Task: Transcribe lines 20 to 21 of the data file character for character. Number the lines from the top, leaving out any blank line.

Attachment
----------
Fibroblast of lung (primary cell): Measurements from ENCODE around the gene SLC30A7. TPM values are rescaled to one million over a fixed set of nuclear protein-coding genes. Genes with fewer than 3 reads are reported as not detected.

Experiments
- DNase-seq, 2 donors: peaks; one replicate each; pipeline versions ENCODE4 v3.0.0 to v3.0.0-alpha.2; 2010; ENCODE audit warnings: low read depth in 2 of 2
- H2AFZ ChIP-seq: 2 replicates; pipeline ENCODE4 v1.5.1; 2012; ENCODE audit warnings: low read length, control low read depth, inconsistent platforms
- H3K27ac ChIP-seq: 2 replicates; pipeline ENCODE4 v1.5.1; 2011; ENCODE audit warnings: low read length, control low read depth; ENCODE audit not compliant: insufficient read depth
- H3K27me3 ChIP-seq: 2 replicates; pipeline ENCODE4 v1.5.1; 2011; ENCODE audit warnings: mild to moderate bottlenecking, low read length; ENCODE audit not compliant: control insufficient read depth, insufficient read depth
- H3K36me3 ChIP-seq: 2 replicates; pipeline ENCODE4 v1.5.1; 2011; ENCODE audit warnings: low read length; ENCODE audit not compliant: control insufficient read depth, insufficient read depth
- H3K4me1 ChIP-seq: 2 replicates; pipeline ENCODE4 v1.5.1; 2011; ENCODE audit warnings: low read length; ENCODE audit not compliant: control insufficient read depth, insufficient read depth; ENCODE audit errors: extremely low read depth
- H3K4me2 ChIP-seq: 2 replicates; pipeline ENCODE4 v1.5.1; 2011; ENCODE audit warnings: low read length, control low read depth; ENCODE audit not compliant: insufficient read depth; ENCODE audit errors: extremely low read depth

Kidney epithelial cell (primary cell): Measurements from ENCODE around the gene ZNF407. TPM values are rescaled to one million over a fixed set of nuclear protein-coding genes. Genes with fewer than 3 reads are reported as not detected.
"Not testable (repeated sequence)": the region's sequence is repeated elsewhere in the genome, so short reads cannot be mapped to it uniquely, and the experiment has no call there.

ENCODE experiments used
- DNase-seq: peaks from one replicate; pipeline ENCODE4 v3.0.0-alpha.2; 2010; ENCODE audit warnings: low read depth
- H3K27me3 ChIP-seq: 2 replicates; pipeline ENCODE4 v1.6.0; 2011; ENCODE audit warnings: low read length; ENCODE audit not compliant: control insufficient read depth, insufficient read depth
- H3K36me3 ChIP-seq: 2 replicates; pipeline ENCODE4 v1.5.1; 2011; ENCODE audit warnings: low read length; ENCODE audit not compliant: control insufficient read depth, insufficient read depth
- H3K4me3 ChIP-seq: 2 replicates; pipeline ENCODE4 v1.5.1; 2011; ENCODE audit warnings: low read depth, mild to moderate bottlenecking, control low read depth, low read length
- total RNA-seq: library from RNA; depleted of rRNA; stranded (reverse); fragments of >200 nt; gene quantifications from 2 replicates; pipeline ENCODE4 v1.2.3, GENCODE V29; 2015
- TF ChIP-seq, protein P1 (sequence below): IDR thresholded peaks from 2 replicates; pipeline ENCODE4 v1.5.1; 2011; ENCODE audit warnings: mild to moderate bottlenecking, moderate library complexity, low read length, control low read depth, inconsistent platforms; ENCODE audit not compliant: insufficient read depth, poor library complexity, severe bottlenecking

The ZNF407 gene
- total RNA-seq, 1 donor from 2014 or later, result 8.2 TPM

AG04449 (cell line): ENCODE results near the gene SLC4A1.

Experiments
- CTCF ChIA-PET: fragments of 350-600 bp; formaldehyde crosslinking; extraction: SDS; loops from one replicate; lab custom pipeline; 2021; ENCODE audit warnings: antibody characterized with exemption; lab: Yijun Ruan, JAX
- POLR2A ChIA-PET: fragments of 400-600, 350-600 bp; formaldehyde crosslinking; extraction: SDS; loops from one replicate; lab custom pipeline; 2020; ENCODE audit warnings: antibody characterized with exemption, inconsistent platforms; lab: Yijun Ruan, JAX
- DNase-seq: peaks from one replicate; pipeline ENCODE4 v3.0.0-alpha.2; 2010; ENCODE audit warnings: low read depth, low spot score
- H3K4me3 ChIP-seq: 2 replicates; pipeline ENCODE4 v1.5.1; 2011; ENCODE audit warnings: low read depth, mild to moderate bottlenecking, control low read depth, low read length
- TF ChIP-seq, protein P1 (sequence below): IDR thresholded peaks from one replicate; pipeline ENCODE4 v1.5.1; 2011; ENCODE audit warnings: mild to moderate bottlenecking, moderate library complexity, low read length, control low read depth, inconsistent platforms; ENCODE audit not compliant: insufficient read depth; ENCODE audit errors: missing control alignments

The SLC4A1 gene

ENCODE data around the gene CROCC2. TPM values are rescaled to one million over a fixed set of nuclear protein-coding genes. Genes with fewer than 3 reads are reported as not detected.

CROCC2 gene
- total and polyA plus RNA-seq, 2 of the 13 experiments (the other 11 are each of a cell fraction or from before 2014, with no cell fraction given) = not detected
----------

- total RNA-seq, 1 donor from 2014 or later, result 8.2 TPM

AG04449 (cell line): ENCODE results near the gene SLC4A1.